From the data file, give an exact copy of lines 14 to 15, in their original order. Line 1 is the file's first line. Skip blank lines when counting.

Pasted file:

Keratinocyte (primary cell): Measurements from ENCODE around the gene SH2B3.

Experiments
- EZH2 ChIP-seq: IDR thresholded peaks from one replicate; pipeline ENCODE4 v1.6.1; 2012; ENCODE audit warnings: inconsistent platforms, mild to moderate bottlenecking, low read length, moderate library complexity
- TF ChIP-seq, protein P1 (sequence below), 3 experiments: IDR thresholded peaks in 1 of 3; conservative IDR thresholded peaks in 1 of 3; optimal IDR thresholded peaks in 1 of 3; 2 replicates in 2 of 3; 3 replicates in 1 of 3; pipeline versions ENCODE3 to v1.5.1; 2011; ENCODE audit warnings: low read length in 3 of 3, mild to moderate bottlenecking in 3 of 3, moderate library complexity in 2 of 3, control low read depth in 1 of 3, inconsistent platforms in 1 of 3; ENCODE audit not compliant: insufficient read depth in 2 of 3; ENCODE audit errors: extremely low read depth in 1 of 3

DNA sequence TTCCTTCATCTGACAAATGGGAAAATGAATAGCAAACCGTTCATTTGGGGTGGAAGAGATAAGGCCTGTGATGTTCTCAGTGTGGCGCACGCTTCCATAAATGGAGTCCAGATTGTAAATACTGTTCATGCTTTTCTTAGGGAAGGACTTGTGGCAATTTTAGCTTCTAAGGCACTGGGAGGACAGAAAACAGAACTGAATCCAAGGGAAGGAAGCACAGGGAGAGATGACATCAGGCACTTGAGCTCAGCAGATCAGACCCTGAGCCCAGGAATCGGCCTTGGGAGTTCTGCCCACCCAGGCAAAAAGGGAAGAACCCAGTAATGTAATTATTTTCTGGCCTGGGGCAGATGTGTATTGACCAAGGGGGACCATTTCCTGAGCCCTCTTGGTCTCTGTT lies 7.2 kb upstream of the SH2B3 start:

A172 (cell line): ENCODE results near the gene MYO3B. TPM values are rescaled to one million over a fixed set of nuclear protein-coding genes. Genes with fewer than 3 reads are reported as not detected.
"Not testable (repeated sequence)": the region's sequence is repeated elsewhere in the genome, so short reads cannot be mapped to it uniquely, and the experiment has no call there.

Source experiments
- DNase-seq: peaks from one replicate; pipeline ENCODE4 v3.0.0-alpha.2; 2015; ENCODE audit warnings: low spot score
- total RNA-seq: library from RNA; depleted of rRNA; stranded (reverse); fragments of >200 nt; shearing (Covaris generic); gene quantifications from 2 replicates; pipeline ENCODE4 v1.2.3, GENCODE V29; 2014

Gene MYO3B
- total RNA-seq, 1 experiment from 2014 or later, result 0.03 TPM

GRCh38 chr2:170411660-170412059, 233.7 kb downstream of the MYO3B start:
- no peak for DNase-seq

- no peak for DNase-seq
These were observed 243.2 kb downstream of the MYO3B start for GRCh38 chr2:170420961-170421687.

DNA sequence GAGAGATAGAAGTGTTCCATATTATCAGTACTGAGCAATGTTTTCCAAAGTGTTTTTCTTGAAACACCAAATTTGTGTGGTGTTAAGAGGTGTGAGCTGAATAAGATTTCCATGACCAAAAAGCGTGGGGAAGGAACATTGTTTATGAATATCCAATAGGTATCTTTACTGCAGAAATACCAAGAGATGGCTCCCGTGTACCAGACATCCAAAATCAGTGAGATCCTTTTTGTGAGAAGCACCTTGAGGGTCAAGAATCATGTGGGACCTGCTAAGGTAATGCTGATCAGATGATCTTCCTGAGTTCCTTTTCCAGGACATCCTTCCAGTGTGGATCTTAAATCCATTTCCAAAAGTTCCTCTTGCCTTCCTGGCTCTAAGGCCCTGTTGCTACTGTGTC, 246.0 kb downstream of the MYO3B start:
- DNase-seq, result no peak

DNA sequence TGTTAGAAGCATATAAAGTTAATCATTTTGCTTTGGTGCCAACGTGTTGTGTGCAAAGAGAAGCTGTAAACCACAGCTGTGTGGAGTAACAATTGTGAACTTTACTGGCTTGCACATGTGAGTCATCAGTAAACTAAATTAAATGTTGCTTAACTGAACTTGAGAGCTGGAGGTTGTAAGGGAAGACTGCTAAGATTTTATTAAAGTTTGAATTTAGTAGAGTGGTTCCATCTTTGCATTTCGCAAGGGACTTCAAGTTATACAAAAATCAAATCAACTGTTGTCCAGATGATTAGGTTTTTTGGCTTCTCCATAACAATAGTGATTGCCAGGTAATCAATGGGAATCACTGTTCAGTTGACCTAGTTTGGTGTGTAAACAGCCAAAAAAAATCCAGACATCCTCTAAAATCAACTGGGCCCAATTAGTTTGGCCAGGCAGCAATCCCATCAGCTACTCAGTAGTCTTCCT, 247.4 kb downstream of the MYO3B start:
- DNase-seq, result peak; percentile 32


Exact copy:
- no peak for DNase-seq

- no peak for DNase-seq